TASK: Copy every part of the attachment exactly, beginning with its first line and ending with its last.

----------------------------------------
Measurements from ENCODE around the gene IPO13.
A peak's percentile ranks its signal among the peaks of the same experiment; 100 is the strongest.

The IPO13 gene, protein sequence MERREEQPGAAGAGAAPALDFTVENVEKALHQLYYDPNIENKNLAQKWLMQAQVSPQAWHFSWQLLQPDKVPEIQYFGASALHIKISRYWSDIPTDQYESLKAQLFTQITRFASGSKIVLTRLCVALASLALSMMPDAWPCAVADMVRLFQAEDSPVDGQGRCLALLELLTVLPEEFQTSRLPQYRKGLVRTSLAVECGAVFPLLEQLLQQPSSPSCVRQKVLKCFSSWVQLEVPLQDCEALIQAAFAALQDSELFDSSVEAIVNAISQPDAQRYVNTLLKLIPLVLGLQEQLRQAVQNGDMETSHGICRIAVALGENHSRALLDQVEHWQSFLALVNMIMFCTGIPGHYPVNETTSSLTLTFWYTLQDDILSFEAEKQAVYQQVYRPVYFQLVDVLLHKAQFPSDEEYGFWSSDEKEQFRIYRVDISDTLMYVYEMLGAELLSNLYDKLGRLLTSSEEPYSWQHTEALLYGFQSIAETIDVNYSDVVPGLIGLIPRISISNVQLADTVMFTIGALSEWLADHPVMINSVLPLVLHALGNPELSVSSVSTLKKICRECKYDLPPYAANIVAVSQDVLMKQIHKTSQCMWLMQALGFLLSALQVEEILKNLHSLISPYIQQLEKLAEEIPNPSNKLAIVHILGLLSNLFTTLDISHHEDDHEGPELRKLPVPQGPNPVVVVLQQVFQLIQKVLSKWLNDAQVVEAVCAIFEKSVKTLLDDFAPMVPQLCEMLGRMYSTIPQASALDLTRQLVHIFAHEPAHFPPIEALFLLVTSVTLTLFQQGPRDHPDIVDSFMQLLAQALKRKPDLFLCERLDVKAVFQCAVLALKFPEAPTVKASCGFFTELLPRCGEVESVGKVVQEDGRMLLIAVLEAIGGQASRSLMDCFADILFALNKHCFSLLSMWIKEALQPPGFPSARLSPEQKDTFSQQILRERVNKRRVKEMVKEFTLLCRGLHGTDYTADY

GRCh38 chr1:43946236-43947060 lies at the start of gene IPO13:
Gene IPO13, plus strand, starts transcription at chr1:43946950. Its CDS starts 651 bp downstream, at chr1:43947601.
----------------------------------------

Measurements from ENCODE around the gene IPO13.
A peak's percentile ranks its signal among the peaks of the same experiment; 100 is the strongest.

The IPO13 gene, protein sequence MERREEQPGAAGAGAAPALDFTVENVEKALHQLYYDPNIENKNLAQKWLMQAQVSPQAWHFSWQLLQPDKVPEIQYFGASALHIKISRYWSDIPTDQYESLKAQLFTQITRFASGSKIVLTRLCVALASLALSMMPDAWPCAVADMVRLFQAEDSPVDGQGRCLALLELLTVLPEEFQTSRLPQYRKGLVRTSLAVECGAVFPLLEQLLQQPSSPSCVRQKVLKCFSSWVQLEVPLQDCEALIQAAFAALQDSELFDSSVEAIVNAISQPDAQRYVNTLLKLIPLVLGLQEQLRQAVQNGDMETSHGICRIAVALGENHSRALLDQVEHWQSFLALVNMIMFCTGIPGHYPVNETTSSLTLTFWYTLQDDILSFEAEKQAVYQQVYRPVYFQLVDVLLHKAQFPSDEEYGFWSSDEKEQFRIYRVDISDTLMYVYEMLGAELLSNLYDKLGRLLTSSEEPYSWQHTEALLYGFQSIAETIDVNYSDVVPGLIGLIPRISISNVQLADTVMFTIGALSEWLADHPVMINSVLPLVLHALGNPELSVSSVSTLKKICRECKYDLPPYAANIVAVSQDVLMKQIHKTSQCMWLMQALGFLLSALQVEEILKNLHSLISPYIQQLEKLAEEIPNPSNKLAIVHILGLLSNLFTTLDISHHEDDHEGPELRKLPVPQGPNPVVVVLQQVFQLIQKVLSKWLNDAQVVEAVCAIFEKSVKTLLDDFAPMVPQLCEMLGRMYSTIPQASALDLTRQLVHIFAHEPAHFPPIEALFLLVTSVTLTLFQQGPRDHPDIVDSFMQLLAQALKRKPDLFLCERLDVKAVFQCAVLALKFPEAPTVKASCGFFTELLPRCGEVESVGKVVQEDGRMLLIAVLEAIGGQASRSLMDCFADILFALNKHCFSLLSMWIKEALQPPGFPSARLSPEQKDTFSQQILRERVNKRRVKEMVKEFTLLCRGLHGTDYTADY

GRCh38 chr1:43946236-43947060 lies at the start of gene IPO13:
Gene IPO13, plus strand, starts transcription at chr1:43946950. Its CDS starts 651 bp downstream, at chr1:43947601.